In re Brittany K., supra, 127 Cal.App.4th at p. 1512 [affirming a permanent restraining order requiring a grandmother to stay away from her grandchildren based on substantial evidence that the grandmother was molesting and stalking the children].)
As in In re C.Q., supra, 219 Cal.App.4th 355, here there is no evidence that N.L.’s safety might be in jeopardy absent her inclusion in the restraining order. In support of his request for a restraining order, father stated that on June 18, 2014, mother “threatened to remove [N.L.] from school, ” and that on or about October 2, 2014, mother continued to contact N.L.’s school. Although father contended in support of the request for the restraining order that the December 18, 2013, order required mother “stay [a]way from... [N.L.’s] school” and mother’s threats to remove N.L. from school were contrary to its terms, the December 18, 2013, order was superseded by the juvenile court’s June 18, 2014, order that both mother and father were N.L.’s educational rights holders. As such, mother had the right to communicate with the school.
California Rules of Court, rule 5.650(f)(1)(A)-(E) provides in pertinent part, “The educational rights holder... holds the rights... to all decisions regarding the child’s education and developmental services, and is entitled: [¶] (A) To access records and to authorize the disclosure of information...; [¶] (B) To be given notice of and participate in all meetings or proceedings relating to school discipline; [¶] (C) To advocate for the interests of a child or youth with exceptional needs... [;] [¶] (D) To attend and participate in the child’s or youth’s individualized family service plan, individualized education program, individual program plan, and other educational or service planning meetings; to consult with persons involved in the provision of the child’s or youth’s education or developmental services; and to sign any written consent to educational or developmental services and plans; and [¶] (E) [T]o consent to the child’s or youth’s individualized family service plan, individualized education program, or individual program plan, including any related nonemergency medical services, mental health treatment services, and occupational or physical therapy services....” (See Cal. Rules of Court, rule 5.650(f)(2)(A)-(G) and (f) (3)(D)-(E).) As an educational rights holder, mother could contact N.L.’s school and seek to remove N.L. from school.
In addition, there is no evidence in the record that mother had engaged in any violent or dangerous conduct toward, or made any threats to, N.L. There is no evidence that mother’s violent conduct or threats occurred in N.L.’s presence. About one month after father filed his request for a restraining order, and about one month before the juvenile court issued the permanent restraining order that included N.L., the Department reported that mother’s interaction with N.L. during their visits was favorable, N.L. appeared to enjoy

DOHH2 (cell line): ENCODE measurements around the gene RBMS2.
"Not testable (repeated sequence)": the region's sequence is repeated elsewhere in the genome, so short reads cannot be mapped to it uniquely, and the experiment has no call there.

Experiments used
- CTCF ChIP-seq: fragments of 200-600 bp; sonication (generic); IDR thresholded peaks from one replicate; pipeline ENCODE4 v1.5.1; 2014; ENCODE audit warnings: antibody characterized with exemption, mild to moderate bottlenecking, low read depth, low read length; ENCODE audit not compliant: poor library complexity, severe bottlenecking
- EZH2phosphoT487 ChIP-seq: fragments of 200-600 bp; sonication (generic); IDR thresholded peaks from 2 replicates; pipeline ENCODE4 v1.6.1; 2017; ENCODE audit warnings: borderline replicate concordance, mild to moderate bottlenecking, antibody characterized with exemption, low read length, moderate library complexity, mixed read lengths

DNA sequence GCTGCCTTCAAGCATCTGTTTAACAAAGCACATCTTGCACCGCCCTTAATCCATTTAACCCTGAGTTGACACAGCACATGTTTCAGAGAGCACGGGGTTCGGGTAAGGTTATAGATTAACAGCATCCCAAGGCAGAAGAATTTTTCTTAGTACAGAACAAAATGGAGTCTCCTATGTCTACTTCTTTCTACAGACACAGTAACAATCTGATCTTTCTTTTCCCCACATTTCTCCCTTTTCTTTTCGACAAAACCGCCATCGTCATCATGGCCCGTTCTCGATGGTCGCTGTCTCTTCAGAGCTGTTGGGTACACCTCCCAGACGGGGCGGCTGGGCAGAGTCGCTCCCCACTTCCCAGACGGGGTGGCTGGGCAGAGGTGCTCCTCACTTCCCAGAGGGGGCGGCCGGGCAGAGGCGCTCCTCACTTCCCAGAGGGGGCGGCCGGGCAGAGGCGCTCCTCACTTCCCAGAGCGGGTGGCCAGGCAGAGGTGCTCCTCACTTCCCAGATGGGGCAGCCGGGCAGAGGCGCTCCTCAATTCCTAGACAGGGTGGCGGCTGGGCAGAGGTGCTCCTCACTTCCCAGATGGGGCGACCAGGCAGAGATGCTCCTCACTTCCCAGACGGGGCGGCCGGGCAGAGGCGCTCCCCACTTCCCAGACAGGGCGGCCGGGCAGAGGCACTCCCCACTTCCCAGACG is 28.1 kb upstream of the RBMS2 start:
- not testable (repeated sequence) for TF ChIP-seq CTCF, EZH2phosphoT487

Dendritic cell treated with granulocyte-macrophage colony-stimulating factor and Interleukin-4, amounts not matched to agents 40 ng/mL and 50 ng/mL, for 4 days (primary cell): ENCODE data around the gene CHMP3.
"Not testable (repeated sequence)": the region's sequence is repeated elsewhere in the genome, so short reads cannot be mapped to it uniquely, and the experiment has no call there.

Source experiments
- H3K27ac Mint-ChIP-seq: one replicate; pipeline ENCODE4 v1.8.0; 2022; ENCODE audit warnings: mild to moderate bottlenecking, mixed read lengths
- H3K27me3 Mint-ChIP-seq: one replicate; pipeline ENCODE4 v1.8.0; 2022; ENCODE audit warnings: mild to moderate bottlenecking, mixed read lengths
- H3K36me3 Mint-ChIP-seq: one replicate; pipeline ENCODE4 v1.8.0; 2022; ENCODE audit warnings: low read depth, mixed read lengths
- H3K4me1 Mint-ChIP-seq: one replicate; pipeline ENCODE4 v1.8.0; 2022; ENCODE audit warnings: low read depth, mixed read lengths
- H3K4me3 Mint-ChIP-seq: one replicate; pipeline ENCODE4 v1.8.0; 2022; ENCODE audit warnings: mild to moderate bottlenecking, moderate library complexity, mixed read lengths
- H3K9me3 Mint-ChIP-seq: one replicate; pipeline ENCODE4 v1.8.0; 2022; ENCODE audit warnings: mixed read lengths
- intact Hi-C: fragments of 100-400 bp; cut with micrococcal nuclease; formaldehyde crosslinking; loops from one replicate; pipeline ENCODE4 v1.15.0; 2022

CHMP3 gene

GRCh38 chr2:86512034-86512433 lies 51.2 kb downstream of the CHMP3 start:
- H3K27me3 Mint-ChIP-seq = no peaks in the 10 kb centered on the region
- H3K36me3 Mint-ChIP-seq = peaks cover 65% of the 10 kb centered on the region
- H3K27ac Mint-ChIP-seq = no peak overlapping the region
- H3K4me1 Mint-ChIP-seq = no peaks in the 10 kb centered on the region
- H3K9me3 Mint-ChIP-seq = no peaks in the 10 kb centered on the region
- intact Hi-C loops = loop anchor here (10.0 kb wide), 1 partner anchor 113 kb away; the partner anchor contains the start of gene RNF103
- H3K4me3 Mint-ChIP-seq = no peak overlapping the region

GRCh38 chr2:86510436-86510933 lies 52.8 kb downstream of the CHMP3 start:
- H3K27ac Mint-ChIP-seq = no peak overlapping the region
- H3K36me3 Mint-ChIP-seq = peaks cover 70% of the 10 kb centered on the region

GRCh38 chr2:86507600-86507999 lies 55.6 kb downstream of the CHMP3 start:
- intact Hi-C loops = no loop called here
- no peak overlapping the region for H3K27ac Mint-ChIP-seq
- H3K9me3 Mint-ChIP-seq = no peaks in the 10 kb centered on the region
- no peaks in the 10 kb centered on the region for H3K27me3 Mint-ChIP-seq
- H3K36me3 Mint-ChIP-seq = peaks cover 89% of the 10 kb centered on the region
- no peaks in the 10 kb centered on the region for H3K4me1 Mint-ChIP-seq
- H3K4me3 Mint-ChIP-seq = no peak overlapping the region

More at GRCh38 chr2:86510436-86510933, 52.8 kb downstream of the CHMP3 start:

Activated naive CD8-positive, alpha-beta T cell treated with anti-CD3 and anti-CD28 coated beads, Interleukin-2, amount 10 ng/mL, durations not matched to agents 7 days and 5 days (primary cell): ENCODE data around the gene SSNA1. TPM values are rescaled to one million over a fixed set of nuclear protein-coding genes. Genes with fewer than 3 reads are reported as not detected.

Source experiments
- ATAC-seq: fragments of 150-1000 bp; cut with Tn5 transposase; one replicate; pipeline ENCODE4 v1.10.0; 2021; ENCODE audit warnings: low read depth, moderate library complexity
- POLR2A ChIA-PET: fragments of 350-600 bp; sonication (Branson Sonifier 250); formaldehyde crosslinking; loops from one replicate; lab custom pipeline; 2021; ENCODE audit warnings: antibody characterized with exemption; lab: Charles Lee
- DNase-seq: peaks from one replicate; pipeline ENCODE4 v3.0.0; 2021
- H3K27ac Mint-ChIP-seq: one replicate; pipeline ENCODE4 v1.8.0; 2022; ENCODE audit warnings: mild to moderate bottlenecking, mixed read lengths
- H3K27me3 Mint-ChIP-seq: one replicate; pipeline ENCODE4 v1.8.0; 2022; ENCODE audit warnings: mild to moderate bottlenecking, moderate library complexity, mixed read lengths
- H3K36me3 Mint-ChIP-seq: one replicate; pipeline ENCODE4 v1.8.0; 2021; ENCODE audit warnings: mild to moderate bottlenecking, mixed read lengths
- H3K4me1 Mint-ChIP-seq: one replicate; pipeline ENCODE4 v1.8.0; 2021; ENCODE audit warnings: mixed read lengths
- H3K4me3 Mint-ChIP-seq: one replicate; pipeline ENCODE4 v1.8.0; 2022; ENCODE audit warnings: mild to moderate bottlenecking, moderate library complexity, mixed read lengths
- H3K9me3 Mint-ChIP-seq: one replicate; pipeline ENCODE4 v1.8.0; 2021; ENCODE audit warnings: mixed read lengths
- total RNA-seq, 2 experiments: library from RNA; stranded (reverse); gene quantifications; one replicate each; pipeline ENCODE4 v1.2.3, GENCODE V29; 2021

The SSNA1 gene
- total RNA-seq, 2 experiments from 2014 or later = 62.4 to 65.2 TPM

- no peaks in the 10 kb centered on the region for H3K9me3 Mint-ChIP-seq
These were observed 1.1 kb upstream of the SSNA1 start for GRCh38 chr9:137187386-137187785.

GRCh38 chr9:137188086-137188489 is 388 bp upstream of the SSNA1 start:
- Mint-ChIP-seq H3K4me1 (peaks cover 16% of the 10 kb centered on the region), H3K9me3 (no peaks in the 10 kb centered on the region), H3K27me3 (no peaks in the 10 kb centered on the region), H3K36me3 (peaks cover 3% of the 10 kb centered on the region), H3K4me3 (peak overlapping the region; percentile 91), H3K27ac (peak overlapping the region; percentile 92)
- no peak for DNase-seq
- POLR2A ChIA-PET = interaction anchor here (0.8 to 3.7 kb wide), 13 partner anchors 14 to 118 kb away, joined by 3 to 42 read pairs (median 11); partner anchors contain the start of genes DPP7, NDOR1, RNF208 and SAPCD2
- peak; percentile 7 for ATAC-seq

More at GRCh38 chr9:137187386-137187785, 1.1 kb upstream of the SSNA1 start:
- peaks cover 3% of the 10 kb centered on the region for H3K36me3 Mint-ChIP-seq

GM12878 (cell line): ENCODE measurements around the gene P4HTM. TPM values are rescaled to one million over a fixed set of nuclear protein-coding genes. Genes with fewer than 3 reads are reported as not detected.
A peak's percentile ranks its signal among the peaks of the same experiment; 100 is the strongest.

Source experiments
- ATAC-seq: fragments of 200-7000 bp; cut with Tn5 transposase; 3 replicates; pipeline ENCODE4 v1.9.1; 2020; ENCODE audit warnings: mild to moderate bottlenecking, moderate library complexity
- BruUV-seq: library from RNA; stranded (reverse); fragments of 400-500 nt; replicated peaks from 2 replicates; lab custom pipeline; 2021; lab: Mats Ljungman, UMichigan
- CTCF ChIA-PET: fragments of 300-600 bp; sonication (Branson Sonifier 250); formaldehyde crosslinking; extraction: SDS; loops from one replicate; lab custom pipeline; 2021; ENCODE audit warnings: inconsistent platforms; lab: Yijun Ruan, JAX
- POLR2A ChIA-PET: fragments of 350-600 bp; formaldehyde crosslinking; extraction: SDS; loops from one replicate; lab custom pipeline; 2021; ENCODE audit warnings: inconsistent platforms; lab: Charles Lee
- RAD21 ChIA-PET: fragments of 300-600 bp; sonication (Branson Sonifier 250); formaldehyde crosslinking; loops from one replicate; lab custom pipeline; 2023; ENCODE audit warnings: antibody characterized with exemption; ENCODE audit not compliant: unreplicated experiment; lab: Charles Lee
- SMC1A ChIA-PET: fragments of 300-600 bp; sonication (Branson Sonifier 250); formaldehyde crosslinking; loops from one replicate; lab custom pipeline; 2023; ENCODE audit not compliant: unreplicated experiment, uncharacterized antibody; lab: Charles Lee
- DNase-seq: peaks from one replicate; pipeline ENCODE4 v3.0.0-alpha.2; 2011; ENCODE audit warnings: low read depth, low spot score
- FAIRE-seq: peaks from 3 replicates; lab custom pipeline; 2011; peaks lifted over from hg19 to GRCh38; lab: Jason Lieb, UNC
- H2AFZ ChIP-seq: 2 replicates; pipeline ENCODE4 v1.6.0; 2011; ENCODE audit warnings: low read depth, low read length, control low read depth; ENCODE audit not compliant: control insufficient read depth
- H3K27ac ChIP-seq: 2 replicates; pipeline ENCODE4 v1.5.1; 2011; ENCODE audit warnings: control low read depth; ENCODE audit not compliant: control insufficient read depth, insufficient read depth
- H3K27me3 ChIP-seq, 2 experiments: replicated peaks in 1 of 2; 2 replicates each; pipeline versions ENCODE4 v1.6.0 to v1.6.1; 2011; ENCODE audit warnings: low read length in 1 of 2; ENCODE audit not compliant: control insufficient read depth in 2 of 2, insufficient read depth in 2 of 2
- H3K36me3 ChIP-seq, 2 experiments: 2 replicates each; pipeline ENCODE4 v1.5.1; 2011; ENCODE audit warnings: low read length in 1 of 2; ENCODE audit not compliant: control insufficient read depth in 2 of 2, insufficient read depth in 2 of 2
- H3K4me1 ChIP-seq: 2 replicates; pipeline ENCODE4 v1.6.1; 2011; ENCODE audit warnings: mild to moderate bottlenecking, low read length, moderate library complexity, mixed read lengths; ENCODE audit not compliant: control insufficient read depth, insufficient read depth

spending time with mother, and N.L. said that she liked visiting with mother. Mother has monitored visitation with N.L., and father is not permitted to monitor those visits. There is no evidence that mother failed to obey the visitation order or in any way abused her visitation rights. The juvenile court erred by including N.L. as a protected person in the restraining order.
Although, as noted above, the court in In re C.Q., supra, 219 Cal.App.4th 355, reversed the portion of the restraining order naming the children as protected persons, it did not modify the restraining order to state that the enjoined parent, the father, had to stay away from the children when they were in the physical presence of the mother. Because the restraining order requires mother here to stay away from father, mother necessarily is required to stay away from N.L. when the child physically is in father’s presence. We remand the matter to the juvenile court to modify the restraining order in accordance with this opinion.
The juvenile court’s order is affirmed in part and reversed in part. We remand the matter for the juvenile court to modify the restraining order to exclude N.L. as a protected person, but shall state that mother is required to stay away from N.L. when N.L. is physically in father’s presence.
Turner, P. J., and Goodman, J.,[*] concurred.